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Spinal Cord. 2000 Jan;38(1):45-50.

The importance of osmolality for intermittent catheterization of the urethra.

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Astra Hässle, Mölndal, Sweden.



The urethral trauma after catheterization with intermittent catheters was studied histologically using unconscious rabbits.


The study was performed at Astra Hässle, Mölndal, Sweden.


Fifteen rabbits were randomized into five groups (three rabbits in each group), one control group and four groups catheterized with four different LoFric catheters (Astra Tech, Mölndal, Sweden): (1) control (not catheterized); (2) salt coated (i.e. high osmolality catheters) with drainage eyes; (3) without salt (i.e. low osmolality catheters) and with eyes; (4) with salt coating but without drainage eyes; and (5) without neither salt coating nor drainage eyes. The urethral injuries were evaluated using a four graded histological scale.


The results showed that salt coated LoFric catheters gave less urethral trauma than LoFric catheters without salt. This was also supported by the significantly lower removal friction measured during withdrawal of the high osmolality catheters. No significant differences either in removal friction or in urethral trauma could be observed between LoFric catheters with or without drainage eyes.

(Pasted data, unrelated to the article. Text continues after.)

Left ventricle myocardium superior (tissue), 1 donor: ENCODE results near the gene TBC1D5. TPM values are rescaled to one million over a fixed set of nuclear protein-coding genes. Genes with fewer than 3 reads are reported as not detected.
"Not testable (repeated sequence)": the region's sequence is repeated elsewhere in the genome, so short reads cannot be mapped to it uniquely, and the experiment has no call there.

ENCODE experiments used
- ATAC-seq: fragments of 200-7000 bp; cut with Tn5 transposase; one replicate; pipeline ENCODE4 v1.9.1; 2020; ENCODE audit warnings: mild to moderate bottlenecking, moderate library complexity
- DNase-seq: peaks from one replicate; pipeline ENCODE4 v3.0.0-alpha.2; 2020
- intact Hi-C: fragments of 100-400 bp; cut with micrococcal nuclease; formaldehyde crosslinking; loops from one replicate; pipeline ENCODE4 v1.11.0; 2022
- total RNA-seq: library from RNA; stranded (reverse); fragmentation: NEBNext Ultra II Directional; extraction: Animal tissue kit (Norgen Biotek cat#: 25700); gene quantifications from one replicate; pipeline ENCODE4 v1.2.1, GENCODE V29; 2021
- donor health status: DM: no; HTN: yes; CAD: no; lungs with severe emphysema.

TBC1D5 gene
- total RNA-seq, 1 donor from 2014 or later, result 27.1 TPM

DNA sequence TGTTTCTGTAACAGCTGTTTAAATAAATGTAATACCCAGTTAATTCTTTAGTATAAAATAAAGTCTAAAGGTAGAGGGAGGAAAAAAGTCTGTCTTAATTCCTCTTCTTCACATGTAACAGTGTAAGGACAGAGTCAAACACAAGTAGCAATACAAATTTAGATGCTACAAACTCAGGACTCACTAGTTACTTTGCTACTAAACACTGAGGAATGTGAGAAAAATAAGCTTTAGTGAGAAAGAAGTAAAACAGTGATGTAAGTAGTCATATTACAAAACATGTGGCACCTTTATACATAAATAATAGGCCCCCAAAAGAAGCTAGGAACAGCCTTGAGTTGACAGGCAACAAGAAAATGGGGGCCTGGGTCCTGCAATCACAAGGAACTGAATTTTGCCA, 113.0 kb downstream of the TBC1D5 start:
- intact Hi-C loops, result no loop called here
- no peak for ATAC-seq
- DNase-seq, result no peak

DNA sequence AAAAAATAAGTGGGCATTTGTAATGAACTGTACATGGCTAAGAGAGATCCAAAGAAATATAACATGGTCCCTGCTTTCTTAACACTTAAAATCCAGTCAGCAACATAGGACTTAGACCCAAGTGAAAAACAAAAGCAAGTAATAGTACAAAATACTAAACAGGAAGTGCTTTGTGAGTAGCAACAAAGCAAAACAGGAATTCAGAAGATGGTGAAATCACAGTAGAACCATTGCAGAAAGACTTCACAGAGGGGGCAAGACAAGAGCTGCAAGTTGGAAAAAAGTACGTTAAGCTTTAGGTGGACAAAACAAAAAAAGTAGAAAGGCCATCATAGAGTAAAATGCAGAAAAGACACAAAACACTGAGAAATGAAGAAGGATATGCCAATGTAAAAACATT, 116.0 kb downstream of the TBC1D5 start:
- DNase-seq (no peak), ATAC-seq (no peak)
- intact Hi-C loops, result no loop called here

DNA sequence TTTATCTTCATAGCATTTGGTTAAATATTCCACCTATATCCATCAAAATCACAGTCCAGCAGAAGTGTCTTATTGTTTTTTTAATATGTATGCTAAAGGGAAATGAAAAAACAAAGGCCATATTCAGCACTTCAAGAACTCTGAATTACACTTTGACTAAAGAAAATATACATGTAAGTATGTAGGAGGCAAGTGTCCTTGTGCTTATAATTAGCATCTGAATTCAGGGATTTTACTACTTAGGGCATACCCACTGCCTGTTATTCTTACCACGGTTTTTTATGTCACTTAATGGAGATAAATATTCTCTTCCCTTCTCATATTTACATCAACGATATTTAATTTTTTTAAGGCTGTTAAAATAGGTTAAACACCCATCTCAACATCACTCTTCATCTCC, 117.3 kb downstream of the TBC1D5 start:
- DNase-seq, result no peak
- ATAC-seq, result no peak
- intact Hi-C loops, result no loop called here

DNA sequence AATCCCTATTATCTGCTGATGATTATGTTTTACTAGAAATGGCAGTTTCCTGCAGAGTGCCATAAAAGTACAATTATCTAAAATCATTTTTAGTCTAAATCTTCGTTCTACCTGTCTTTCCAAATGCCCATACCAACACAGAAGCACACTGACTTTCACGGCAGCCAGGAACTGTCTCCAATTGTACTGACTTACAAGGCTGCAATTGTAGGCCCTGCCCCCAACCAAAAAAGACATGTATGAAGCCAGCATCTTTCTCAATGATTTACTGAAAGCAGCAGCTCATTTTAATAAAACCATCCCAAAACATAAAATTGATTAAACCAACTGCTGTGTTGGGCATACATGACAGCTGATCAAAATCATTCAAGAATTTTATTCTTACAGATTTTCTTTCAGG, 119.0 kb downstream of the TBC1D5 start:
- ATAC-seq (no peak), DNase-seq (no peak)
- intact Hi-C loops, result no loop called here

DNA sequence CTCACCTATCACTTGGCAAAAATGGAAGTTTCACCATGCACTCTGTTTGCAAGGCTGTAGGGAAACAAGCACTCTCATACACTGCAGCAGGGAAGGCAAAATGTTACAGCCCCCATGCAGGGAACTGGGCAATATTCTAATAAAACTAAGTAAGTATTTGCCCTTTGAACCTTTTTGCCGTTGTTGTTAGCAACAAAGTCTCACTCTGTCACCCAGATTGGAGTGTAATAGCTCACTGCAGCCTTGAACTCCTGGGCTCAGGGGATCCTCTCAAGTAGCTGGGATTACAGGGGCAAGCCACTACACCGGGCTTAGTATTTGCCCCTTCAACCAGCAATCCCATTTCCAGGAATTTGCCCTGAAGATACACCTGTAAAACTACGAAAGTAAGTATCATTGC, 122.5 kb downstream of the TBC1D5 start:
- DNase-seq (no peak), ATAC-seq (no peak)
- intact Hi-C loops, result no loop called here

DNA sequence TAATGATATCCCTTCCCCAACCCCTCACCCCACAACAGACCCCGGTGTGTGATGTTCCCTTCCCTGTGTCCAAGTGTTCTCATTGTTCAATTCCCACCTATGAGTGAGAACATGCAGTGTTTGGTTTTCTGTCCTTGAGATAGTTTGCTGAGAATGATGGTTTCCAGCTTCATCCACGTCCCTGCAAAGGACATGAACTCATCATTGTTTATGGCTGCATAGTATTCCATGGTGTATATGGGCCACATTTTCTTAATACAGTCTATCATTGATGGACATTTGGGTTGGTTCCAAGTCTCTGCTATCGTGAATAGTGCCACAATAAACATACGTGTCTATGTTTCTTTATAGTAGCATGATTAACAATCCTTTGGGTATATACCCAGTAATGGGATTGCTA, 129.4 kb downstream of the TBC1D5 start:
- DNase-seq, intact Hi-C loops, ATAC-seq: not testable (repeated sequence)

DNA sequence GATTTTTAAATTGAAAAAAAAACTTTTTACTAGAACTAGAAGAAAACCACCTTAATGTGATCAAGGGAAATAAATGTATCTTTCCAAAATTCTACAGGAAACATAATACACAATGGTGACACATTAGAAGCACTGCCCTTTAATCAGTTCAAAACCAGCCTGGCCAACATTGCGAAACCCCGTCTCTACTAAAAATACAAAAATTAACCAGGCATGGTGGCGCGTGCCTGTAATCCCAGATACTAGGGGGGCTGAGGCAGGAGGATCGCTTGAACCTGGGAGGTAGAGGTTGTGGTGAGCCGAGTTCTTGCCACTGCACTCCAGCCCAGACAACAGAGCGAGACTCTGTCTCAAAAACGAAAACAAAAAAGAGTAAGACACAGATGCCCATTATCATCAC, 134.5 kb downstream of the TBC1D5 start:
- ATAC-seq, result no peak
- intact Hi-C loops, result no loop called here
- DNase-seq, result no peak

It may be concluded that osmolality is one important factor (there might be others, like e.g. water binding ability) when comparing different hydrophilic catheters, in regards to removal friction and urethral trauma. Furthermore it is suggested that there is no difference in urethral trauma between catheters with eyes or without eyes. To minimize the risk of urethral trauma, high osmolality catheters are recommended, especially when the catheterization times are a few minutes or more.

[Indexed for MEDLINE]

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